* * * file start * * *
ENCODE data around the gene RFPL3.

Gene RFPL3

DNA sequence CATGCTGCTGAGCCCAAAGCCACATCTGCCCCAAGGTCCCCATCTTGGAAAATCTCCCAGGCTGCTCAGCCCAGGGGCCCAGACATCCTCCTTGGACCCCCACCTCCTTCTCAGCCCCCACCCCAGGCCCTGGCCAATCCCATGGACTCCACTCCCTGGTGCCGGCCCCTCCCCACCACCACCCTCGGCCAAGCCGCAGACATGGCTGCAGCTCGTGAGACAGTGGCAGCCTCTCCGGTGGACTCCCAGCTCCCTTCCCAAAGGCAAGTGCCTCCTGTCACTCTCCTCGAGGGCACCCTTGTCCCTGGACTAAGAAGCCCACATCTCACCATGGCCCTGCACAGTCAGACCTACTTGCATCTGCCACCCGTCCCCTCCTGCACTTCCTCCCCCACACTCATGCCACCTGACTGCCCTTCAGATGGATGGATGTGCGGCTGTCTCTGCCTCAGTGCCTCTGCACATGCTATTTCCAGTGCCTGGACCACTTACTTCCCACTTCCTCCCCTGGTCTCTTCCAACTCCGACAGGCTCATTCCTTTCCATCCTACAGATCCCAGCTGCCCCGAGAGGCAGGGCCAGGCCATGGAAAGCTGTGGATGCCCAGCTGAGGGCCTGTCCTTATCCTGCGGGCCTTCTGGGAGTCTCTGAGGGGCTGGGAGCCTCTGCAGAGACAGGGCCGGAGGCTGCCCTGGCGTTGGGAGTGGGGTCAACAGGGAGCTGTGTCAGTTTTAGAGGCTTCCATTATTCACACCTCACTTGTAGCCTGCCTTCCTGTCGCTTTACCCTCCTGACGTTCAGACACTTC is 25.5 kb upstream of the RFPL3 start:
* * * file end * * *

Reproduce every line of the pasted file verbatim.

ENCODE data around the gene RFPL3.

Gene RFPL3

DNA sequence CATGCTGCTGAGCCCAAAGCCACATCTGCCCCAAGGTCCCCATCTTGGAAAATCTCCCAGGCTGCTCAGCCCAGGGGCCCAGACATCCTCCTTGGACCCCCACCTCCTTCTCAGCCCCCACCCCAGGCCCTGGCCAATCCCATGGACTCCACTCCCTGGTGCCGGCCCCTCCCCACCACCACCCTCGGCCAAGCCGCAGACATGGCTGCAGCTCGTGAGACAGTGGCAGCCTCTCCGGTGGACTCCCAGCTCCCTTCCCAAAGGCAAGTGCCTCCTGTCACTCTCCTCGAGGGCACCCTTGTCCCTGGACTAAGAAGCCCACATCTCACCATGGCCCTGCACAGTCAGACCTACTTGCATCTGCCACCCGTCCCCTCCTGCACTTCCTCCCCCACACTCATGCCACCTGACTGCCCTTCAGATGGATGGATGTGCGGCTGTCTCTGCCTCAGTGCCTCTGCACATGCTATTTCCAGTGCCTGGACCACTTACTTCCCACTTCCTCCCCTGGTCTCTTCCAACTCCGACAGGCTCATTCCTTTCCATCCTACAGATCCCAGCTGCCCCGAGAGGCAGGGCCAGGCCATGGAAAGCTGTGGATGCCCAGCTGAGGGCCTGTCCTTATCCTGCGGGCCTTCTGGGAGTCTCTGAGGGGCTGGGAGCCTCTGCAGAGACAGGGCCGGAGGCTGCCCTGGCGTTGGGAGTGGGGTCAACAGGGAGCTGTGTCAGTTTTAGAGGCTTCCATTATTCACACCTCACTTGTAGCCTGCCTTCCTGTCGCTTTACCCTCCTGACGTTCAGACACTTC is 25.5 kb upstream of the RFPL3 start: